Each New Yorker uses as much as 100 gallons of water a day, and most of us have never seen the amazing system of reservoirs, aqueducts, and tunnels that bring it to our sinks. Conserving water now ensures water for future generations, and reduces your water and sewage utility expenses.
Check for water leaks. Check your water meter while no water is being used. If the dials are moving, then you have a water leak. Test for a leaking toilet by adding a few drops of food coloring to the tank. If color appears in the toilet bowl after a few minutes, your toilet is leaking. Leaking toilets can waste 200 gallons of water a day.
Install water-efficient plumbing fixtures including low-flush toilets, low-flow showerheads, and faucet aerators. If you can’t install a low-flow toilet, put two half-gallon plastic bottles filled with water in your toilet tank. This saves one gallon of water each time you flush.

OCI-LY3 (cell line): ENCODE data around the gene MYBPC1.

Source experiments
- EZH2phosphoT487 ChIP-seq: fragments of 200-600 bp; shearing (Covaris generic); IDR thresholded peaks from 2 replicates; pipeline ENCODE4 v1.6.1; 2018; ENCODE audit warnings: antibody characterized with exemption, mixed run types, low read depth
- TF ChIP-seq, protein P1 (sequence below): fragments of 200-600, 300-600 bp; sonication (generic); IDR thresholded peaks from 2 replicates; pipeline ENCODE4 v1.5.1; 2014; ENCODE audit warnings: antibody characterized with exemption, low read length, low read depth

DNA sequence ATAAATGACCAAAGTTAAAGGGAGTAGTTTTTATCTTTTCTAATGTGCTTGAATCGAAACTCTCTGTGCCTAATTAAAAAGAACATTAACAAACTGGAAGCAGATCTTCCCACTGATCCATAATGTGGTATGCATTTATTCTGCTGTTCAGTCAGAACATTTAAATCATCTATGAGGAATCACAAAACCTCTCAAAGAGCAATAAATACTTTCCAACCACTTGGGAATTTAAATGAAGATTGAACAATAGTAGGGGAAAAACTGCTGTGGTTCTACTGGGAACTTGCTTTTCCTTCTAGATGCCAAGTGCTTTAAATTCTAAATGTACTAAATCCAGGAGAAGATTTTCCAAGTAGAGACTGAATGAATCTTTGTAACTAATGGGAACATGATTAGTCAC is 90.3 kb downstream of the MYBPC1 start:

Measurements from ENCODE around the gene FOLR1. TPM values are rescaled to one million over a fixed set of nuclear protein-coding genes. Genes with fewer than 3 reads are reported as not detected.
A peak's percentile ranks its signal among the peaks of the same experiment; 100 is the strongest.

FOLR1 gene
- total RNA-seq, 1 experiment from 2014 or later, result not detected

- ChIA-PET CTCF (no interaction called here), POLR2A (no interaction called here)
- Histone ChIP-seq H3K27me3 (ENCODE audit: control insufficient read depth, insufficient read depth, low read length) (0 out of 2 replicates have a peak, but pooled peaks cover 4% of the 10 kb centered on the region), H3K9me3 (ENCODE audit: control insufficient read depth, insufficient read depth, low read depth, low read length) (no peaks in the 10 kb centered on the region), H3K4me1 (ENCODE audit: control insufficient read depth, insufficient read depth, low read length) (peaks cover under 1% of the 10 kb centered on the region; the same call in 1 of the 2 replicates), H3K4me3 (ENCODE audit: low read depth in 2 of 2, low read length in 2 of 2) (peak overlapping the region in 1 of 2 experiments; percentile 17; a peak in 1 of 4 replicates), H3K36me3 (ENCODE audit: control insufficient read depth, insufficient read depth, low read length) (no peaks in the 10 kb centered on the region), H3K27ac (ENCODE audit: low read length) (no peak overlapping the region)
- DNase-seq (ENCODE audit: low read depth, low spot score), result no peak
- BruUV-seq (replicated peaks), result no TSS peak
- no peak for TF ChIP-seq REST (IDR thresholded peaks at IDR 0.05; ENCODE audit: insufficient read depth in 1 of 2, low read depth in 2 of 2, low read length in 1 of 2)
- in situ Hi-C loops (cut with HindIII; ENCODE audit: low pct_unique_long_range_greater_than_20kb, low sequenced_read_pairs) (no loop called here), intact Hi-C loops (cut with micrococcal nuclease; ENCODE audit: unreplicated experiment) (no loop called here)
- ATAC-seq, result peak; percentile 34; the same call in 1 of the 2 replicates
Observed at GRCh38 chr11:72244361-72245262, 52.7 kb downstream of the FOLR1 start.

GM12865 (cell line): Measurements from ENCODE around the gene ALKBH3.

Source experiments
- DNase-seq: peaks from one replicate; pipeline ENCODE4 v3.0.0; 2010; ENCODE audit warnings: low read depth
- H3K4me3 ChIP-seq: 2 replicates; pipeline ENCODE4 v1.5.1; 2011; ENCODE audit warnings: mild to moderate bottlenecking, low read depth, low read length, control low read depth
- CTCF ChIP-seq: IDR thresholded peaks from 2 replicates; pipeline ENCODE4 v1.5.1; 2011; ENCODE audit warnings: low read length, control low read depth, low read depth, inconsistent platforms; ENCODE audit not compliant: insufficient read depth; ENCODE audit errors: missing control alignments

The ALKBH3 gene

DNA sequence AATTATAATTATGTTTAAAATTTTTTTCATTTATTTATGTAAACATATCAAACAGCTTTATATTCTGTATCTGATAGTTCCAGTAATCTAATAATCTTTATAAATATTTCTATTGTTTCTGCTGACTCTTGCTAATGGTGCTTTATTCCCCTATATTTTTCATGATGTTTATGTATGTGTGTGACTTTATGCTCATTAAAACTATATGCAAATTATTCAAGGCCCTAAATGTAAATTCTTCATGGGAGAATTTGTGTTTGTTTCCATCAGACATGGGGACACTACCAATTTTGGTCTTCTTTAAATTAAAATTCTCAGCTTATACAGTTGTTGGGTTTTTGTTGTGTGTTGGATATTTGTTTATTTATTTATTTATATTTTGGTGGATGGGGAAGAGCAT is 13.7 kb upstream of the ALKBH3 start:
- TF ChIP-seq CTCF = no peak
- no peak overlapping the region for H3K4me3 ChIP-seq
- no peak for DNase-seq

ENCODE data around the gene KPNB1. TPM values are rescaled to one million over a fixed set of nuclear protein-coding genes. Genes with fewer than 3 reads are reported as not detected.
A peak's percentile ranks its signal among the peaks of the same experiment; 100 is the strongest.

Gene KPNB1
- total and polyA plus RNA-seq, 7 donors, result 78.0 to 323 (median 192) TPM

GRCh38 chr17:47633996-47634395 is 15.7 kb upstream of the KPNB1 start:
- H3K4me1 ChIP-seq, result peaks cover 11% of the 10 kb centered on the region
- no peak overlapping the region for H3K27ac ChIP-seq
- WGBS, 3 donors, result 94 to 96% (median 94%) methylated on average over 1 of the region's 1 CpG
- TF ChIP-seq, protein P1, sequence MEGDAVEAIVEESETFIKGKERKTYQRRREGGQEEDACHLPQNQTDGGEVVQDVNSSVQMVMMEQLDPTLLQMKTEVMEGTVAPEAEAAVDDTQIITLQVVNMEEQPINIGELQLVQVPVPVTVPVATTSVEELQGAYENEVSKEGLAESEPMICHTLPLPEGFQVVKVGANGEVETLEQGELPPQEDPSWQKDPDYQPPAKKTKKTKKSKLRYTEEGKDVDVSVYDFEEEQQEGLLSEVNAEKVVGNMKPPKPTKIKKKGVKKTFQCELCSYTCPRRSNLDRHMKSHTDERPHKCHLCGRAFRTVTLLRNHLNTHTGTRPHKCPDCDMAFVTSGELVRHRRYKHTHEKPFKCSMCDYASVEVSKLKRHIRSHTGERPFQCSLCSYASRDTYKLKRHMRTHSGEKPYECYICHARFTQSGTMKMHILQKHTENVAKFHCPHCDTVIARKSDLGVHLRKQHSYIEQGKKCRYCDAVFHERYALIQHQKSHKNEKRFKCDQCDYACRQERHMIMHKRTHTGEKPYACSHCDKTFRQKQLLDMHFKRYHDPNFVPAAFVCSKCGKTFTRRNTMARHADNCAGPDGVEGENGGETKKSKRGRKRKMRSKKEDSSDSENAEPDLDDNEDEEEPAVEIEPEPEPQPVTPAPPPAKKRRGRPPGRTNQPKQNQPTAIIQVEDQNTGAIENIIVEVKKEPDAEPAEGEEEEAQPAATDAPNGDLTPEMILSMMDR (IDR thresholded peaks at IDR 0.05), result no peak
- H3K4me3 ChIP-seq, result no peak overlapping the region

A dishwasher uses less water than washing dishes by hand, but you should run the dishwasher only when it is full. This can save up to 20 gallons of water each time the dishwasher is run.
If you wash dishes by hand, fill the sink or a dishpan with water, rather than running the water continuously. You will save several gallons of water per minute.
Fill the sink or a pan with clean water to wash vegetables or defrost frozen foods, instead of using continuous running water.
Turn off the faucet while you brush your teeth or shave.
Run the clothes washer only when full. Or, use the water level control to select the appropriate amount of water for each washer load.
Water lawns and gardens during the coolest part of the day, usually early in the morning or just before dark. Use drip irrigation, like a soaker hose, to apply water slowly exactly where it is needed. Invest in a timer to control sprinklers.
Use a bucket of water and a spray head on the hose to wash your car. A running hose wastes more than 100 gallons of water in the time it takes to wash the car.
helpful links: water conservation
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